Change is always creeping up. Recent change has rushed ahead ….
In the 1980s, now ‘history’ to schoolchildren, we used to go to church every Sunday. Dressed up. Always a skirt not trousers, never jeans. A day for make-up and a navy blazer – navy blazers de rigueur for smart mummies. Sloane Rangers, Preppy clothes. …Children in their tidy best – our daughter made to wear a pretty dress. Dads in suits.
There was a neighbourhood babysitting circle (pay by the hour with little plastic tokens). We met monthly for coffee and a chat, taking our small kids along to play together. We never thought of CRB checks or the danger of our kids being left with a neighbouring parent (‘potential abuser’), in charge… We just didn’t. None us did. CRB hadn’t entered our lives.
The whole family were on the same doctor’s list at the local GP practice, and he (always he) was counted a family friend. There was no email to speak of. I kept in touch with my best friend from uni by handwritten letters, which passed between my home and hers about twice a month. Fat letters with scribbled family news, reviews of books we were reading, photos… Often using a recycled envelope.
I studied sociology in the 1990s …
… taking a special interest in the NHS. The lecturer said it was in a mess (already) – though he supported the idea of foundation hospitals, begun in 2002 under Tony Blair’s government. He was enthusiastic about the emerging practice of evidence-based medicine. Change happens … I worked a bit in the NHS: our problem was moving elderly people on into an environment they’d be safe to go home to … (that’s still one of the NHS’s problems … plus ça change?)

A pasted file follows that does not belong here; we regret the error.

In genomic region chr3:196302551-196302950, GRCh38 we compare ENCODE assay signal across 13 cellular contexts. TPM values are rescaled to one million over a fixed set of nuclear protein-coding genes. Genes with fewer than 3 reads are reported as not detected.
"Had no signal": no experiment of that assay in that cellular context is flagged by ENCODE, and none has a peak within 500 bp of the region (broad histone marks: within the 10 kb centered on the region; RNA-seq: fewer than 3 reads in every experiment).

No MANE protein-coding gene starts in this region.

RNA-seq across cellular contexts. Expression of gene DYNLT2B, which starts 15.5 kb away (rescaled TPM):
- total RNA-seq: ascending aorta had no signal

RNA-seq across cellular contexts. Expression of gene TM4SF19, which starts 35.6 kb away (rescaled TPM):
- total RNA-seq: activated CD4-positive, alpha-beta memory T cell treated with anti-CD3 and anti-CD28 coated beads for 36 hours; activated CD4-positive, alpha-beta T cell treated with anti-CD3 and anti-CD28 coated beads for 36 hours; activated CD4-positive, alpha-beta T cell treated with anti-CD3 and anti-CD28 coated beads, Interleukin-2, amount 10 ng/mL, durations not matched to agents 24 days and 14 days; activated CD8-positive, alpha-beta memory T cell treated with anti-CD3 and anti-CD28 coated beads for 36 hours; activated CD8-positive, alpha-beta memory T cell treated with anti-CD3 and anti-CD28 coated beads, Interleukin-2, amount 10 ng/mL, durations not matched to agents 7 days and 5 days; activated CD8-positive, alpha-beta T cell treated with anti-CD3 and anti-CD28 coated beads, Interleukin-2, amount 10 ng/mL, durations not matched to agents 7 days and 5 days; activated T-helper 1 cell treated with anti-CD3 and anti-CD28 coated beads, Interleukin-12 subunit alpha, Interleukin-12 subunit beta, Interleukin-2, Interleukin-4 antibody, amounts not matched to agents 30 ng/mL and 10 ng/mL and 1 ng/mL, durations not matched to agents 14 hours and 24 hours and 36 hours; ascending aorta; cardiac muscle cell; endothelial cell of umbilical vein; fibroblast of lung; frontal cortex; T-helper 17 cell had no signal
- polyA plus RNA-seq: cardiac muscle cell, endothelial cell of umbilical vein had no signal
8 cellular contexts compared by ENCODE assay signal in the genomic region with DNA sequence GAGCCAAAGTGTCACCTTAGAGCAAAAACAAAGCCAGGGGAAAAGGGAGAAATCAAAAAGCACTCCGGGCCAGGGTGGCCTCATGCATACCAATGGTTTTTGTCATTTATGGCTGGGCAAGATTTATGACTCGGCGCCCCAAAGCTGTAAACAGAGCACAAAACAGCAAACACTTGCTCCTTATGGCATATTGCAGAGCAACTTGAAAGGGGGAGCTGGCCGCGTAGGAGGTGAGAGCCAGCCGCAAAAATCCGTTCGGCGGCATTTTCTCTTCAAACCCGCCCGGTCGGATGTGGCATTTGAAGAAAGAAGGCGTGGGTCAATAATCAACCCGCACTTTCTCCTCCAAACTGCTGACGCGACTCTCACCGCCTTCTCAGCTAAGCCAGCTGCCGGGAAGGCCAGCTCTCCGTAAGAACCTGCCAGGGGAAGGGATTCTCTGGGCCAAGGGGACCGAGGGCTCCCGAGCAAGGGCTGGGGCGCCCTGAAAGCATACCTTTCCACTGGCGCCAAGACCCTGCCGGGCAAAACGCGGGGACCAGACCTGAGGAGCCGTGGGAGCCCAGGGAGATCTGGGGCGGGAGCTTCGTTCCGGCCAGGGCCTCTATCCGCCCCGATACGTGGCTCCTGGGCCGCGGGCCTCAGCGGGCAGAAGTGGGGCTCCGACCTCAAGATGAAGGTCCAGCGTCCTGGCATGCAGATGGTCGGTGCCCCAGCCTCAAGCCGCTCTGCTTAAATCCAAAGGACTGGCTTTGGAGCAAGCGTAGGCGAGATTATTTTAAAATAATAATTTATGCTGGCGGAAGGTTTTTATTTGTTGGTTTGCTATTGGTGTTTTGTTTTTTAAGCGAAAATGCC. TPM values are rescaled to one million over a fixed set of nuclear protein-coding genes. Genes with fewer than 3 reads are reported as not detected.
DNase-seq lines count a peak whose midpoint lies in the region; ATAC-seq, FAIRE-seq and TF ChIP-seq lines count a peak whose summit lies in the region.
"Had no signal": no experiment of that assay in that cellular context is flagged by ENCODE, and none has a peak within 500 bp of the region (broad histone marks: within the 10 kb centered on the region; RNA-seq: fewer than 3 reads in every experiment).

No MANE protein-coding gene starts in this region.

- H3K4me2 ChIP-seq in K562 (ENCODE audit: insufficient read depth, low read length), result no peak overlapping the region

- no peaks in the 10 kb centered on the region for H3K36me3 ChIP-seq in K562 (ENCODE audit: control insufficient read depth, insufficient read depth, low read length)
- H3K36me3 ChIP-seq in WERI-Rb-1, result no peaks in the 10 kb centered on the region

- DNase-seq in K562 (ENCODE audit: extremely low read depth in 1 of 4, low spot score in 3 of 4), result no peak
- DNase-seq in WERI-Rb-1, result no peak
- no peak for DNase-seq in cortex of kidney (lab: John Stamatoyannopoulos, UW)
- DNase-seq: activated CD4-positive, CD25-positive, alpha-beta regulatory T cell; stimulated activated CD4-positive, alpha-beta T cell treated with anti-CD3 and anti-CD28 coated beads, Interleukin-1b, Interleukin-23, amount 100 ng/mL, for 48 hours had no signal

The kids grew, and saw a lot more point in practical caring and saving the planet than lining up each week to sing hymns in church (even wearing jeans). The shops changed as the area grew more obviously wealthy. Costa Coffee replaced the newsagents, a French patisserie opened where the butcher and greengrocers used to be. People carriers and ‘Chelsea tractors’ carried children to school, to avoid the dangers of other traffic, strangers, and the weather. Though the streets regularly featured homeless people now, huddled in sleeping bags, sitting or sleeping in doorways. And Big Issue sellers.
Huge societal change was creeping on… Some was good, like inclusiveness. Some was scary, like making sure everyone working with kids is CRB checked, as we learned the truth about Jimmy Saville (as a kid, I’d found him creepy – did anyone else? Yes. The morning the News began the story, my Yoga class all agreed: creepy guy…) And, people began to come to church in jeans and old trainers. Instead of dressing up to meet with awesome God, the idea was to dress down, because it was the weekend, time to ditch the city suit and heels, and reach for old and comfy clothes. God, who accepted us, would of course understand.
Times had changed…
Some change is for the better. CRB rating is wise, especially in a society where neighbours are strangers to one another. Email is fast and efficient. And without social media I wouldn’t be in touch with other writers all over the country—even the world. ALLi (the Alliance of Independent Authors) is a world-wide organisation. As a writer, I have a webpage, and I blog. Internet shopping is preferable to battling around the supermarket and sitting in traffic. And organic vegetables can arrive, weekly, by van, in a box.
No, we are not people who want to turn the clock back. Social and societal change happens, it’s normal… But catastrophic change is unsettling… Nostalgia for how it was is fine… but it won’t be like that again… (leaving the EU won’t bring back how it was!)
Change is part of life. It was for the Victorians, and it is for us… but recent change has been sudden, worrying, and revealing. 2016 was like the world turned upside down. Is there a choice, or do we have to accept we are living in a “post-truth era” and whatever consequences that brings? Must the lessons of history be abandoned? Has the present generation in power decided to ignore the past, draw a line, and run headlong into the unknown? Prompted possibly by a combination of fear and ambition? As refugees flee war-torn areas, and apprehensive populations resort to nationalistic solutions?
And while schools are complaining that parents are wearing pyjamas when they drop off their children in the morning?
We still go to church. Most people usually arrive late. Possibly this problem could be fixed if the new dress code for Sunday best was to be pyjamas.
Shall we vote?